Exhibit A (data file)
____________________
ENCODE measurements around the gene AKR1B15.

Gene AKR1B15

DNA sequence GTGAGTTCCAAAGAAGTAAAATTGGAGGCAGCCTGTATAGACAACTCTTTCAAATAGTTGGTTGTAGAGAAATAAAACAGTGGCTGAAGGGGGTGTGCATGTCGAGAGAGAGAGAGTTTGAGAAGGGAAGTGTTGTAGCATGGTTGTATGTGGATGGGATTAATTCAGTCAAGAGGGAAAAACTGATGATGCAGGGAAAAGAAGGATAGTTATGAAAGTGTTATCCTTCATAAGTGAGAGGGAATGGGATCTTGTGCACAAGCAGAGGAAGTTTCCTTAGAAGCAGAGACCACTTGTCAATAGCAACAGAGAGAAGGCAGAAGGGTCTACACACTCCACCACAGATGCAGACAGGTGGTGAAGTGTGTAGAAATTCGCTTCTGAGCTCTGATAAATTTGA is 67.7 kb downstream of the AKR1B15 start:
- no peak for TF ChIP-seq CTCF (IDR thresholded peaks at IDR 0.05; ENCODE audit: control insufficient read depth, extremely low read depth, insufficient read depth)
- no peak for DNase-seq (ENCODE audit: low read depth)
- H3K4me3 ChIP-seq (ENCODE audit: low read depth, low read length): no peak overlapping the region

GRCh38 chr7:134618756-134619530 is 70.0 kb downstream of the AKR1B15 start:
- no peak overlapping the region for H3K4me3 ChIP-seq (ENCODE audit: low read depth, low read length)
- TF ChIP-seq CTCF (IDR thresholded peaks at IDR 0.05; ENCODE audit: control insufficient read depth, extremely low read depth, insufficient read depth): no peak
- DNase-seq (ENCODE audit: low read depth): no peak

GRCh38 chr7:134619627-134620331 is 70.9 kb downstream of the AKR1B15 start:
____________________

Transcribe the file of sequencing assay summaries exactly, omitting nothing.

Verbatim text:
ENCODE measurements around the gene AKR1B15.

Gene AKR1B15

DNA sequence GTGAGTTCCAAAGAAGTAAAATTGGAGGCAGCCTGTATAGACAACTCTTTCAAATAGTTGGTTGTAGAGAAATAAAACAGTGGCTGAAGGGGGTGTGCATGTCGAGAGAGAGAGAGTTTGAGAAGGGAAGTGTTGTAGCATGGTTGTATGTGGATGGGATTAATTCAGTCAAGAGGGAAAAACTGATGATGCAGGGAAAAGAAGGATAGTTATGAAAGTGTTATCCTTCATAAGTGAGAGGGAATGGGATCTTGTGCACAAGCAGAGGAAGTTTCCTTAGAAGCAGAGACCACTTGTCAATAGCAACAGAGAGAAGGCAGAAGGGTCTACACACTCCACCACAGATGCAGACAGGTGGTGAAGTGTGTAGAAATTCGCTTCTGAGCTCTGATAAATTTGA is 67.7 kb downstream of the AKR1B15 start:
- no peak for TF ChIP-seq CTCF (IDR thresholded peaks at IDR 0.05; ENCODE audit: control insufficient read depth, extremely low read depth, insufficient read depth)
- no peak for DNase-seq (ENCODE audit: low read depth)
- H3K4me3 ChIP-seq (ENCODE audit: low read depth, low read length): no peak overlapping the region

GRCh38 chr7:134618756-134619530 is 70.0 kb downstream of the AKR1B15 start:
- no peak overlapping the region for H3K4me3 ChIP-seq (ENCODE audit: low read depth, low read length)
- TF ChIP-seq CTCF (IDR thresholded peaks at IDR 0.05; ENCODE audit: control insufficient read depth, extremely low read depth, insufficient read depth): no peak
- DNase-seq (ENCODE audit: low read depth): no peak

GRCh38 chr7:134619627-134620331 is 70.9 kb downstream of the AKR1B15 start: